The city’s Community Development Director Gloria Stearns spearheads the renewal.

“We call it setting the table, make conditions hospitable for business,” she says, citing assistance in waiving permit fees, offering free small business consulting, communicating with police on business concerns and cultivating events like Car Week’s massive Exotics on Broadway. “We believe in place-making, [creating] a sense of fun coming down here.”

Her goals for downtown can sound ambitious, but she is bullish on meeting them, and even advocates new roof spaces for hanging out and looking at the ocean.

“We believe in the power of 10,” she says. “Why do you like downtown? There should be at least 10 reasons, then you have a successful downtown. I don’t know if we’re there yet, but it’s getting closer.”

Upscale butcher-deli The Meatery—located on the other side of Fremont Boulevard—was one of the first new food businesses to set up shop two years ago, joining longtime local favorite Acme Coffee Roasting. The Meatery just got a new executive chef in Bernardus alum Bryce Hansen, who’s eager to build out industry nights, small-bite options and pop-ups like January’s “Warm Buns, Cold Beer.”

“I like different ways for people to get to know us a little bit,” he says. “No reservations, just a place to mix it up in a free-flowing environment.”

“We believe in the power of 10,” she says. “Why do you like downtown? There should be at least 10 reasons, then you have a successful downtown. I don’t know if we’re there yet, but it’s getting closer.”

Chef Ron Mendoza is in his element at Ad Astra Bread Co. and (above) lemon curd and blueberry pancakes at The Butter House

The popular taqueria Las Cazuelas debuted in January across from OBBC. Down Broadway there are plans in the works for a yet-unnamed, vegetarian-driven Mediterranean restaurant occupying 766 and 768. The point man there is Heydar Movahedi of Hedi’s Shoes. Its promising design elements include a retractable front wall with sidewalk seating. The hopeful opening target is early fall. A couple doors down, The Oven has 30-something pizza guru David Rodriguez at the helm, as he has been since 2018. Next door to him, The Hem Nutrition opened in mid- December, serving fun and forward-thinking drinks like frosted animal cookie shakes, Wonder Woman pomegranate-strawberry-watermelon tea and pumpkin-spiced protein coffee.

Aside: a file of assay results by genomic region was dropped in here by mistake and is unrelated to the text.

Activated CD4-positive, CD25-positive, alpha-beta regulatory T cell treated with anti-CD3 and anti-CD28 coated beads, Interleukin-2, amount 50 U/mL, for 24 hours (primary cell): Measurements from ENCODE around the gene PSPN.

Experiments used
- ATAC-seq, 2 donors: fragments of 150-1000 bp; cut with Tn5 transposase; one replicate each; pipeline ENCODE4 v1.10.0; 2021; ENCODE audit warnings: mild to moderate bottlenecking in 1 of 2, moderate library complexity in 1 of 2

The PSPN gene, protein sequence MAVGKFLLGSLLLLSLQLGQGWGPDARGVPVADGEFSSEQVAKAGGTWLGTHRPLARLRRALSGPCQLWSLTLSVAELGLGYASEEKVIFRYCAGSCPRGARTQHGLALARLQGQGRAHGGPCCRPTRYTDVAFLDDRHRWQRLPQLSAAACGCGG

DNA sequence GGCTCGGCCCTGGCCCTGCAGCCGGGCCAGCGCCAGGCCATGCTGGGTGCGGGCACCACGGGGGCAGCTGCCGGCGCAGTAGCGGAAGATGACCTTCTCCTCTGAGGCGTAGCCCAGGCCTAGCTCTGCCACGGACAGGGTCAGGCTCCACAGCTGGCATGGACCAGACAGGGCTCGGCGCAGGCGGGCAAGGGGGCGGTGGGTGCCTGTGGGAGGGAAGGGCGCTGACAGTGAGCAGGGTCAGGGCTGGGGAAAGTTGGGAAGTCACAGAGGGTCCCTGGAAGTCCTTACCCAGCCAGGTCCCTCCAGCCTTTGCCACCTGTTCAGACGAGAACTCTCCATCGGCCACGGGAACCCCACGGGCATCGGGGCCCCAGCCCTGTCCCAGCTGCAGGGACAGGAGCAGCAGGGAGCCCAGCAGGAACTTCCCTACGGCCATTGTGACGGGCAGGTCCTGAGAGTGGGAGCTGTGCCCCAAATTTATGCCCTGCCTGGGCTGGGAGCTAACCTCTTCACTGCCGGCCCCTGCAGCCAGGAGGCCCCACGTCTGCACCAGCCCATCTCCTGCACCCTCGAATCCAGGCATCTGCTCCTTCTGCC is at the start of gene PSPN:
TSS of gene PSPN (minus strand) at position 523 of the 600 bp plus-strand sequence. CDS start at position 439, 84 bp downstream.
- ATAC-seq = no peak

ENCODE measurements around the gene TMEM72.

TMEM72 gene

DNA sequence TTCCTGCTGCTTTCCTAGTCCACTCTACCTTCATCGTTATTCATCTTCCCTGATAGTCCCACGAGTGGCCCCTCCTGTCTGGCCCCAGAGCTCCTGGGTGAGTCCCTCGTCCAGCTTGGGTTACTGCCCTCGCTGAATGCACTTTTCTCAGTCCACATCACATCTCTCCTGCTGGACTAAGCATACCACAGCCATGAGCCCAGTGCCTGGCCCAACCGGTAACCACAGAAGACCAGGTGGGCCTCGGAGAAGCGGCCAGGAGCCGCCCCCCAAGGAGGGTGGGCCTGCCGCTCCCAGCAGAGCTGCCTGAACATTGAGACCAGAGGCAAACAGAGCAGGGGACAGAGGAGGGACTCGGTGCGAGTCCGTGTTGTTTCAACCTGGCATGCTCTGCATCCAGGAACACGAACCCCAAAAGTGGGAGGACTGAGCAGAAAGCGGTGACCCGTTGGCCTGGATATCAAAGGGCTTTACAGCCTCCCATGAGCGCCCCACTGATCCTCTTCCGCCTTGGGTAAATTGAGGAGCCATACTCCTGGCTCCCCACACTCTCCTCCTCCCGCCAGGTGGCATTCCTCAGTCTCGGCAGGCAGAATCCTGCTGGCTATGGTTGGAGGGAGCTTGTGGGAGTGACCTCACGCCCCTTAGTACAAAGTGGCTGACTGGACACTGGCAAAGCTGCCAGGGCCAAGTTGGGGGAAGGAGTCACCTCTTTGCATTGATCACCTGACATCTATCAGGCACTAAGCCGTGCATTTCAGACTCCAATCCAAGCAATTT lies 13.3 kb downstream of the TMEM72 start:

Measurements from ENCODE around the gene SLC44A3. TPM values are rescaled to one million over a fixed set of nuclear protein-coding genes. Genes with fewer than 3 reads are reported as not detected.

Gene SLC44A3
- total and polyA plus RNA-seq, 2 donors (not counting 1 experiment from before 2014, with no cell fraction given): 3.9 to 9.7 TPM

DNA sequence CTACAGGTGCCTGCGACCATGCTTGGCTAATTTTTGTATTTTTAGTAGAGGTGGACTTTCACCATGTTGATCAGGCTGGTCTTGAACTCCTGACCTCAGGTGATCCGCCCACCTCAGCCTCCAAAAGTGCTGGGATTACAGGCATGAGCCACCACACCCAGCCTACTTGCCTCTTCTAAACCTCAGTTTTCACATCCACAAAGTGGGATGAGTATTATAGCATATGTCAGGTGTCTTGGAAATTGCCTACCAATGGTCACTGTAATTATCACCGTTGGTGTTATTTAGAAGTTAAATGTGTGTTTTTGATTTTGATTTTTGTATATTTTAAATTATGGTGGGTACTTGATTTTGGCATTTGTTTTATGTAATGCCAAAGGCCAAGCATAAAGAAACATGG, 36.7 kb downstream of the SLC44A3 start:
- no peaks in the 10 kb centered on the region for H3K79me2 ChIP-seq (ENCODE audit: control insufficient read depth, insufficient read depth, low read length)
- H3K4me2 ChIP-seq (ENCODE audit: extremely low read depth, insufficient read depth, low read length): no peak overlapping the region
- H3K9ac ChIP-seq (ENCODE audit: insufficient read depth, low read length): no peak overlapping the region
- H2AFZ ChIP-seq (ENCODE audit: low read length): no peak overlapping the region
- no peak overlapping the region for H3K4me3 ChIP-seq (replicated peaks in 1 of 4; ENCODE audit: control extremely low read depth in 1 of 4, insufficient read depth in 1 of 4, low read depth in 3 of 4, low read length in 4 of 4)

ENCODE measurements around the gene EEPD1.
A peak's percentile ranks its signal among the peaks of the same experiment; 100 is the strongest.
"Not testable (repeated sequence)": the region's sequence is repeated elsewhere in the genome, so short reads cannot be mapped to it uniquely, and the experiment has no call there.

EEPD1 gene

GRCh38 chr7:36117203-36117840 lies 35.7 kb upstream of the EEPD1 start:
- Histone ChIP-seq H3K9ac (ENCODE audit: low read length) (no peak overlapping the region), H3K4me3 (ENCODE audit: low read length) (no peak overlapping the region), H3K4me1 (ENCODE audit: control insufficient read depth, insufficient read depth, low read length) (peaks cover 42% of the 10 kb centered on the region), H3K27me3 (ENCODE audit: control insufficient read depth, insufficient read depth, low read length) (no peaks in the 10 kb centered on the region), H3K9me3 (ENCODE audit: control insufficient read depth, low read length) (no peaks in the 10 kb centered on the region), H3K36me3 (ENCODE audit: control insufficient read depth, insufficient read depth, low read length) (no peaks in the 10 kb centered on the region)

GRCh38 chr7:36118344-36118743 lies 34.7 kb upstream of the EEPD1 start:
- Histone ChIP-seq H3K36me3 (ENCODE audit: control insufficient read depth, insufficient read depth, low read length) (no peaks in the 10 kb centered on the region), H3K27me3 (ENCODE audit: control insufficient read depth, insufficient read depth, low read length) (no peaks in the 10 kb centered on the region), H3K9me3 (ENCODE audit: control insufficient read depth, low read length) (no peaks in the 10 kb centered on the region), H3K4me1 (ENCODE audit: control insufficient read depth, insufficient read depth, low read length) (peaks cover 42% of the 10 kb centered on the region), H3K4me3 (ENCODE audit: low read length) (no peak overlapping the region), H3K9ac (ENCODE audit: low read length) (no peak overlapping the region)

“The street is attracting a lot of good spots in a short amount of time,” says Rodriguez, who carries Other Brother on tap and frequents The Hem. “The businesses are helping each other attract new clientele, [including] natives who haven’t been on Broadway in a while. I hear them sound blown away at everything that has popped up.”

The Hem’s owner operator Asia Smith, 29, who was born and raised in Seaside, echoes that.

“I’ve been present for a lot of stages of this city,” she says. “It’s beautiful seeing the community come together and see friends start supporting local businesses and see everybody be excited about the growth.”

Two doors from The Hem, Urbn Leaf introduced a gorgeous and gallery-like recreational marijuana dispensary in June. Up at the City Center near Other Brother, new THC/CBD spot MedMen also faces Broadway, and looks directly at Other Brother.

Meanwhile—new scene, same city—The Reef recently debuted its own expansive and aesthetically pleasing dispensary across town at 1900 Fremont. The most prominent neighborhood improvement piece, a huge stylized mural of a humpback by local artists Lisa Haas, Maryia Hryharenka and Hanif Wondir, came in June. The Reef’s most flavorful play, though—besides the Coda Fruit Notes strawberry-rhubarb gummies— is plans for a cannabis restaurant.